China has increased spending on its military and expanded the reach of its military operations abroad, according to a new report from the US defence department.
The report (pdf), an annual study sent to the US congress, estimated China's military spending in 2009 at $150bn, an increase of roughly 7.5 per cent from the previous year.
Some of China's expanded military efforts have been positive, the report found.
"Some of these missions and associated capabilities have allowed the [Chinese army] to contribute to international peacekeeping efforts, humanitarian assistance and disaster relief," the report said. "[But] others appear designed to improve the [army's] ability for extended-range power projection."
Taiwan remains a particular area of focus. The Chinese army upgraded many of the more than 1,000 short-range missiles aimed across the Taiwan Strait, the report found.
"China continues to deploy many of its most advanced systems to the military regions opposite Taiwan," it said.
But China has also expanded its military operations beyond its immediate territory, like carrying out anti-piracy missions in the Gulf of Aden.
The study also said that China has an active programme to build aircraft carriers, and that construction on the first one could begin later this year. It also reported that China plans to expand its fleet of nuclear-powered submarines.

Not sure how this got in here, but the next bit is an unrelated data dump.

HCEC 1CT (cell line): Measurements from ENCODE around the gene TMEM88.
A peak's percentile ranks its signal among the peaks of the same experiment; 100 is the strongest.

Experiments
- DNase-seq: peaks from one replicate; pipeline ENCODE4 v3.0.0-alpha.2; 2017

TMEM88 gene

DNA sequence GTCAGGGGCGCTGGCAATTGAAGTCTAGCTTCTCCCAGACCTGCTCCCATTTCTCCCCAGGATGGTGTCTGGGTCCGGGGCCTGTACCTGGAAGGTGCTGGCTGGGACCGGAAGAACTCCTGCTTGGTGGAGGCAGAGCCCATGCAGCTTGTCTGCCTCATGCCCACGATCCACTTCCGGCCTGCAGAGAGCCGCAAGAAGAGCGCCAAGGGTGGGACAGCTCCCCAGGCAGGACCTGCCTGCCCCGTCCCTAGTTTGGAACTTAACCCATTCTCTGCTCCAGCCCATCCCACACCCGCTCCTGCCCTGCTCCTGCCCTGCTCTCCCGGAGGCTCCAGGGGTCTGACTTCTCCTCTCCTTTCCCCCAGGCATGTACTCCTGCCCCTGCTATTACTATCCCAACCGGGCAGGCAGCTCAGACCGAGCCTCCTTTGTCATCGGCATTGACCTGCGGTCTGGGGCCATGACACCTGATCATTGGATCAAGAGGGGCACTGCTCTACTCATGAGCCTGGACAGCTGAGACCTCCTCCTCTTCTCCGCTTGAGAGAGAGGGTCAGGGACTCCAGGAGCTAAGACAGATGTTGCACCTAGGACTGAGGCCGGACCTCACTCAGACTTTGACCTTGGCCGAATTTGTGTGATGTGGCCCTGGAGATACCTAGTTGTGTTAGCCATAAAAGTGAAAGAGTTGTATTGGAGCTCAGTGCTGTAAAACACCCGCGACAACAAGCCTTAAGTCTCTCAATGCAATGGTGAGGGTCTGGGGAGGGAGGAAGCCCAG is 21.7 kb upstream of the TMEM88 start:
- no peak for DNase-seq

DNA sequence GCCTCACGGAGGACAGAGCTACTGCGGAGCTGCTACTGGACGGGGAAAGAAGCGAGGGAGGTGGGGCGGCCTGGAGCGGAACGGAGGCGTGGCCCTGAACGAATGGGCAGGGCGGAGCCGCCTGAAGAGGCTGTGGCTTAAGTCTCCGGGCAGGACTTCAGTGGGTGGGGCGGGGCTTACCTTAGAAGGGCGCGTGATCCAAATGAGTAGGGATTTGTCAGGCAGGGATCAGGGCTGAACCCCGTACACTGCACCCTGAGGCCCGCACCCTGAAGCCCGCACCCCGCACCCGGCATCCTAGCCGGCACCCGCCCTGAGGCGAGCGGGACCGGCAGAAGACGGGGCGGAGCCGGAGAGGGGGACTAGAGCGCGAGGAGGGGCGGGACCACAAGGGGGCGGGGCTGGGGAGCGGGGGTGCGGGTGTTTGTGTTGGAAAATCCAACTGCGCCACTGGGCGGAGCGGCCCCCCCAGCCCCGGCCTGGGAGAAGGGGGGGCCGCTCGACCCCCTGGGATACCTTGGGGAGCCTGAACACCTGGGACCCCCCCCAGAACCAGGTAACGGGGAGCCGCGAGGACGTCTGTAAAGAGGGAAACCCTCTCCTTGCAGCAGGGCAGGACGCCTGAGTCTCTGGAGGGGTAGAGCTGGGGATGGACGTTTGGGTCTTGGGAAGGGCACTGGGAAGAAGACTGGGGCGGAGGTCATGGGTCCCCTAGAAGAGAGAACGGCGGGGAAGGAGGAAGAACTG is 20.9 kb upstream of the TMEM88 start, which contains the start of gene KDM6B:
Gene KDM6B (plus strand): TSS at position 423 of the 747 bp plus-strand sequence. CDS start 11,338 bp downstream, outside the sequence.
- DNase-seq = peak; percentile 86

The report concluded that "many uncertainties remain regarding how China will use its expanding military capabilities".
Ike Skelton, the chairman of the armed services committee in the US house of representatives, called for greater transparency from the Chinese army.
The lack of communication raises "a dangerous risk that miscommunication and misperception between the US and China could lead to a miscalculation," Skelton said in a statement.
China has not yet commented on the report. But Beijing sharply criticised a similar report last year, saying it had a "baneful influence" on ties between the US and China.
Diplomatic ties between the two countries have been strained for several months: China froze military relations with the US in January after Washington announced a sale of helicopters, missiles and other military gear to Taiwan.
Despite the rapid growth, China's military spending remains just a small fraction of the US defence budget, which this year topped $660bn.